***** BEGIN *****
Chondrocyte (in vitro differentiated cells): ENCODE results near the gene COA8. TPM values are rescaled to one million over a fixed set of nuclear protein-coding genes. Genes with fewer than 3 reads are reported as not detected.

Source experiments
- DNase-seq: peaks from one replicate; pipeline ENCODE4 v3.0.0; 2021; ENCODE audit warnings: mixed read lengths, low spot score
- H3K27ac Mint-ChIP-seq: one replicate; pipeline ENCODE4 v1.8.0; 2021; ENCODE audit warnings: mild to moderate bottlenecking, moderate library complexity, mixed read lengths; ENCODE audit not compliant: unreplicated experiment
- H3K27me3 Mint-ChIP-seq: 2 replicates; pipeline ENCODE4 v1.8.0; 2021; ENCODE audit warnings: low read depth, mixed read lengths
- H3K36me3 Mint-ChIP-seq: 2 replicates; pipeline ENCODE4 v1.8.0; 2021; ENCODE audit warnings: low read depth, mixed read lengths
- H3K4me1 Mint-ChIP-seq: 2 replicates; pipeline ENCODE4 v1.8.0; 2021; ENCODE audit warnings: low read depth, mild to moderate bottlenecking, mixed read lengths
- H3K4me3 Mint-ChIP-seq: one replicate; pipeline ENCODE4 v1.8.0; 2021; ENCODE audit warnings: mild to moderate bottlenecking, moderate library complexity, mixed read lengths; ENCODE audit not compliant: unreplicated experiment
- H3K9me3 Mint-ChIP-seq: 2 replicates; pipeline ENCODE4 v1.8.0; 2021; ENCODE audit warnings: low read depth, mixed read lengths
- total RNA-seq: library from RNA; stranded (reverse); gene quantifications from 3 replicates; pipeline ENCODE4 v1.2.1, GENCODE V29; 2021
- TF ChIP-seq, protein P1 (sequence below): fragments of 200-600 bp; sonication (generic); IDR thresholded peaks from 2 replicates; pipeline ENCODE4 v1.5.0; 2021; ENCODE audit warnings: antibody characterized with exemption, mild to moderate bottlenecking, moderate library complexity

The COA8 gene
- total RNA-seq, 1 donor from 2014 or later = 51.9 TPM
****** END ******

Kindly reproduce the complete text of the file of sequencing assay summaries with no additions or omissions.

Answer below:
Chondrocyte (in vitro differentiated cells): ENCODE results near the gene COA8. TPM values are rescaled to one million over a fixed set of nuclear protein-coding genes. Genes with fewer than 3 reads are reported as not detected.

Source experiments
- DNase-seq: peaks from one replicate; pipeline ENCODE4 v3.0.0; 2021; ENCODE audit warnings: mixed read lengths, low spot score
- H3K27ac Mint-ChIP-seq: one replicate; pipeline ENCODE4 v1.8.0; 2021; ENCODE audit warnings: mild to moderate bottlenecking, moderate library complexity, mixed read lengths; ENCODE audit not compliant: unreplicated experiment
- H3K27me3 Mint-ChIP-seq: 2 replicates; pipeline ENCODE4 v1.8.0; 2021; ENCODE audit warnings: low read depth, mixed read lengths
- H3K36me3 Mint-ChIP-seq: 2 replicates; pipeline ENCODE4 v1.8.0; 2021; ENCODE audit warnings: low read depth, mixed read lengths
- H3K4me1 Mint-ChIP-seq: 2 replicates; pipeline ENCODE4 v1.8.0; 2021; ENCODE audit warnings: low read depth, mild to moderate bottlenecking, mixed read lengths
- H3K4me3 Mint-ChIP-seq: one replicate; pipeline ENCODE4 v1.8.0; 2021; ENCODE audit warnings: mild to moderate bottlenecking, moderate library complexity, mixed read lengths; ENCODE audit not compliant: unreplicated experiment
- H3K9me3 Mint-ChIP-seq: 2 replicates; pipeline ENCODE4 v1.8.0; 2021; ENCODE audit warnings: low read depth, mixed read lengths
- total RNA-seq: library from RNA; stranded (reverse); gene quantifications from 3 replicates; pipeline ENCODE4 v1.2.1, GENCODE V29; 2021
- TF ChIP-seq, protein P1 (sequence below): fragments of 200-600 bp; sonication (generic); IDR thresholded peaks from 2 replicates; pipeline ENCODE4 v1.5.0; 2021; ENCODE audit warnings: antibody characterized with exemption, mild to moderate bottlenecking, moderate library complexity

The COA8 gene
- total RNA-seq, 1 donor from 2014 or later = 51.9 TPM